Capturing the ephemeral beauty of flowers
On a Friday morning in Tokyo, a pageant of flowers is hustled from a black van into the chilly underbelly of Jardins des Fleurs, a flower shop in the city's chic Aoyama neighborhood.
Hundreds of blooms of every shape and color line the laboratory-like space. And there, 42-year-old artist Makoto Azuma, bleach-blond in a white lab coat, looks every bit the part of a mad scientist as he carefully arranges the new floral specimens. His is a world of stainless steel, concrete and an ever-present fog that emanates from the purring walk-in fridges.
Azuma is the mind behind AMKK, a Japanese floral art collective that has gained global renown for its experimental work with botany. Once, AMKK launched a 50-year-old bonsai tree into space, and in another instance sent a colorful bouquet of flowers into the deep sea.
Why? "To pursue a new kind of beauty," Azuma says from his Tokyo studio.
Couture floral arrangements
Azuma's floral palette comprises species with a dizzying range of provenance, appearance and nomenclature: Persian buttercup, hydrangea, cat's tail lily, dahlia, Chinese peony, witchgrass and the flamingo flower. Even the blue throatwort and crucifix orchid make cameos.
"When I create a piece, I like to include the roots and bulbs, stems and dead flowers that are not usually used in arrangements," he wrote in his book "Flora Magnifica: The Art of Flowers in Four Seasons," which was published earlier this year.
"My goal is to work with every aspect of a plant, every moment, in order to discover the beauty of life."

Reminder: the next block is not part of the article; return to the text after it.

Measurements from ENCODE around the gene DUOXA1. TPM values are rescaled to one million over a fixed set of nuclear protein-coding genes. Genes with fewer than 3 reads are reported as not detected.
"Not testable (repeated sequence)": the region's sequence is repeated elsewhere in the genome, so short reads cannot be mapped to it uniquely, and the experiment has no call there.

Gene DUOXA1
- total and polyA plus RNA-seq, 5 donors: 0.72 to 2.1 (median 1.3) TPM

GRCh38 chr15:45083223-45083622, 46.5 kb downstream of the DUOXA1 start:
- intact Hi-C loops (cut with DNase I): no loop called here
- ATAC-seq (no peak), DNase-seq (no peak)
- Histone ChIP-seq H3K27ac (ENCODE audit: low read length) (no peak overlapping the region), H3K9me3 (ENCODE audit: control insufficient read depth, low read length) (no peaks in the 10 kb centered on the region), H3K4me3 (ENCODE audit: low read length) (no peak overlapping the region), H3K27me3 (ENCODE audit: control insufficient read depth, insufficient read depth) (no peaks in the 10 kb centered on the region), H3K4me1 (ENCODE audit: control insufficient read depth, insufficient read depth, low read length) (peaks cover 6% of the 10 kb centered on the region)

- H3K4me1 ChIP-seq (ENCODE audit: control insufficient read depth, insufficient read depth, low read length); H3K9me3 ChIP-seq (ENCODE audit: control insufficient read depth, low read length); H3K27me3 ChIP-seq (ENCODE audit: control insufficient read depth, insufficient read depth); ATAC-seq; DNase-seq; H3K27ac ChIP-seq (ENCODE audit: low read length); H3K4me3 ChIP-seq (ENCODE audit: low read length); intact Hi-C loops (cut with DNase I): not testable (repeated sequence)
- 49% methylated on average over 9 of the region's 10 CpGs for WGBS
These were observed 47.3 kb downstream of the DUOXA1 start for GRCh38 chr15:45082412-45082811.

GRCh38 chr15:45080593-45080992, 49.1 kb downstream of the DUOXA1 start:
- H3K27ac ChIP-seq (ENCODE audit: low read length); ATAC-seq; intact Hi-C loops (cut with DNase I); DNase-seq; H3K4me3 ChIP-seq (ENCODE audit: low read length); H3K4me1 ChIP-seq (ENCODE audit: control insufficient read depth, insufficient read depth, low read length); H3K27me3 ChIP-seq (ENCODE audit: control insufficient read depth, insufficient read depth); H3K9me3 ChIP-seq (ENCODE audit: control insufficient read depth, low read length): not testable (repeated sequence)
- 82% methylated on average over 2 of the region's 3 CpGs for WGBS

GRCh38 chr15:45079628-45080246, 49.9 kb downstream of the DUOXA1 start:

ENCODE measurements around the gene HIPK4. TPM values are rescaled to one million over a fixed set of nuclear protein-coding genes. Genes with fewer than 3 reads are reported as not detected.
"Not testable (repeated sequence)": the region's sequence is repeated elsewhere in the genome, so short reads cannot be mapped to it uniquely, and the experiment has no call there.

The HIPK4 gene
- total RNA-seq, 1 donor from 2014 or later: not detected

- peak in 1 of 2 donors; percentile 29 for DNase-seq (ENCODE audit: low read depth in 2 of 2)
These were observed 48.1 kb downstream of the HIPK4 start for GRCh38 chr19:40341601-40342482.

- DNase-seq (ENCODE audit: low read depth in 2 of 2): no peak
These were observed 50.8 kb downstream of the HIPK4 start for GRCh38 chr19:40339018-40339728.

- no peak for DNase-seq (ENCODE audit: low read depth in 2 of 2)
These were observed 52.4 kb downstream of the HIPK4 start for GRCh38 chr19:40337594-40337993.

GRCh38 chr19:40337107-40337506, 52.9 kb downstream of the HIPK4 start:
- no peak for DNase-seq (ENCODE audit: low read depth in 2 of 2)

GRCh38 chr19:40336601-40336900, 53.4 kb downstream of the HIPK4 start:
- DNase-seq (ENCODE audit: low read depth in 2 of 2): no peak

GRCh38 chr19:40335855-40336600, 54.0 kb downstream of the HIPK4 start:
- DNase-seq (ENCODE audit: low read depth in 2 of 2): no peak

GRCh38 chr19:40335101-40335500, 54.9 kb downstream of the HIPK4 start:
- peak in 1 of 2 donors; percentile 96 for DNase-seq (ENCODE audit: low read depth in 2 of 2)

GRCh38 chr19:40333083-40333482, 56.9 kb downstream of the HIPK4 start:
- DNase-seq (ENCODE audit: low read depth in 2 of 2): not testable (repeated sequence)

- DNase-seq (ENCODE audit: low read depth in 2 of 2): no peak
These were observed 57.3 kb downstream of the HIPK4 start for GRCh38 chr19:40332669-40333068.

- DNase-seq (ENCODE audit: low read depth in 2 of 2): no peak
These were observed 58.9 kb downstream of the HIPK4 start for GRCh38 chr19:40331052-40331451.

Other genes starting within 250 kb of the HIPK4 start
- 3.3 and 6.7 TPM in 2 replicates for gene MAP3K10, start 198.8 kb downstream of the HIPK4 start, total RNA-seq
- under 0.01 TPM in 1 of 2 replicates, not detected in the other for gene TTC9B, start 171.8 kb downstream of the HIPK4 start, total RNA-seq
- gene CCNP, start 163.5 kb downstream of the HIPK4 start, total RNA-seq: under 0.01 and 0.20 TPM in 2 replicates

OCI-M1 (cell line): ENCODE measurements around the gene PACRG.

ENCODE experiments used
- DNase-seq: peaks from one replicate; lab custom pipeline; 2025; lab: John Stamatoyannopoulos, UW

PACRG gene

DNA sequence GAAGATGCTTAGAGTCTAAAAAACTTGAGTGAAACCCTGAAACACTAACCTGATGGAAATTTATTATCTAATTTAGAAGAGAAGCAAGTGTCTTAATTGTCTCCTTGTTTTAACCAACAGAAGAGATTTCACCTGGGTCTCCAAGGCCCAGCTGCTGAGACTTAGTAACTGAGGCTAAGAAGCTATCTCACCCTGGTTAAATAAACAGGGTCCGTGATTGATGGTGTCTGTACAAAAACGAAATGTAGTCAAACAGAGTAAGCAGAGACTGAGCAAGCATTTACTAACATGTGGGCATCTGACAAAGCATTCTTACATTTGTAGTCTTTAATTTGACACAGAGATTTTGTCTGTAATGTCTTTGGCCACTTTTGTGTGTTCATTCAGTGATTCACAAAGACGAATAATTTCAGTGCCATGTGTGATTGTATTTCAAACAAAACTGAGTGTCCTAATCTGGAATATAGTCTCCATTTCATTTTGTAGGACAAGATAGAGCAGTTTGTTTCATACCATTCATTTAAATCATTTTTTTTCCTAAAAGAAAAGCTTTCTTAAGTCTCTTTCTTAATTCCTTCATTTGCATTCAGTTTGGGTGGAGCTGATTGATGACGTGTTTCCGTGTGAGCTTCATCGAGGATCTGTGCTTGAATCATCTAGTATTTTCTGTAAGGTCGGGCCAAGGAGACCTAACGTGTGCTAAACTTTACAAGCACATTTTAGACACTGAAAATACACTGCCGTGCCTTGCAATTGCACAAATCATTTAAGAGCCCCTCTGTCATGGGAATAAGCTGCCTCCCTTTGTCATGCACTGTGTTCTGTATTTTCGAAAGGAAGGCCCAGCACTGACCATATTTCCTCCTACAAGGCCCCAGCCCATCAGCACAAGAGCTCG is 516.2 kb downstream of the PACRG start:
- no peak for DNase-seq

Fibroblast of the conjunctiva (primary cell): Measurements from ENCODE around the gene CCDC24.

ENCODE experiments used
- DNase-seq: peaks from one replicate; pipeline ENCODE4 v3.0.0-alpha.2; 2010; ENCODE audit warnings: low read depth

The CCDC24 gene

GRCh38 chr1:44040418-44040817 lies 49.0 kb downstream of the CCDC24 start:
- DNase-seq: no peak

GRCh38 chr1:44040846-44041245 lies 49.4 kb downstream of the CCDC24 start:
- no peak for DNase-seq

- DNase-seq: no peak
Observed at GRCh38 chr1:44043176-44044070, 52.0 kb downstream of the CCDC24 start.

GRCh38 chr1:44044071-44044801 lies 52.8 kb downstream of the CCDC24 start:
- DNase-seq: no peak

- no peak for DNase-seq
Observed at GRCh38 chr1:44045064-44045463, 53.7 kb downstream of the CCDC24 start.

The first order of the day's business is to "wake up" specimens. With a pair of shears, Azuma cuts stems off every flower bunch and sprays them with water. He then begins assembling them into "botanical sculptures," where flowers with different lifespans and blooming patterns are combined with both surgical precision and a profound reverence.
"We understand how important it is to approach flowers with humility, because the act of killing flowers is so selfish," he says.
The shop fills orders for bouquets and larger arrangements for both Japanese and foreign clients, including the fashion designer Dries Van Noten. The collective's works have also been exhibited worldwide and on fashion week runways.
Photographer and AMKK co-founder, Shiinoki Shunsuke, has captured the extraordinary sculptures frozen in time. Blooms are often pictured against dramatic backdrops -- from deserts to the ocean.
"Flowers make you think about time," Azuma says. "They are living things, destined to one day decay, then disappear. Both the people who work with flowers and those who receive them can't help but be aware of this fact."
The fleetingness of a flower's life is at the root of Azuma's work. Indeed, it's a worldview that also informs "ikebana," the much-heralded Japanese art of flower arrangement. With origins in the sixth century, ikebana is the ultimate expression of minimalism and the Japanese appreciation for the beauty of transience.
While Azuma respects the aesthetics and philosophy behind ikebana, he says he's up to something different entirely.
There's a feeling of excess and exuberance to his sculptures, emphasizing their "wildness." These characteristics, he says, are ones the practice of ikebana seeks to tame.
Azuma says his works are not only an exploration of the relationship between humans and flowers, but also between Japan and nature. The country is prone to natural disasters, but its people have traditionally worshiped things in nature as gods.
"I never get tired of it," he says of his craft. "I keep thinking about flowers all the time. Flowers make me feel that way. I live with them. And I'm strongly linked to them."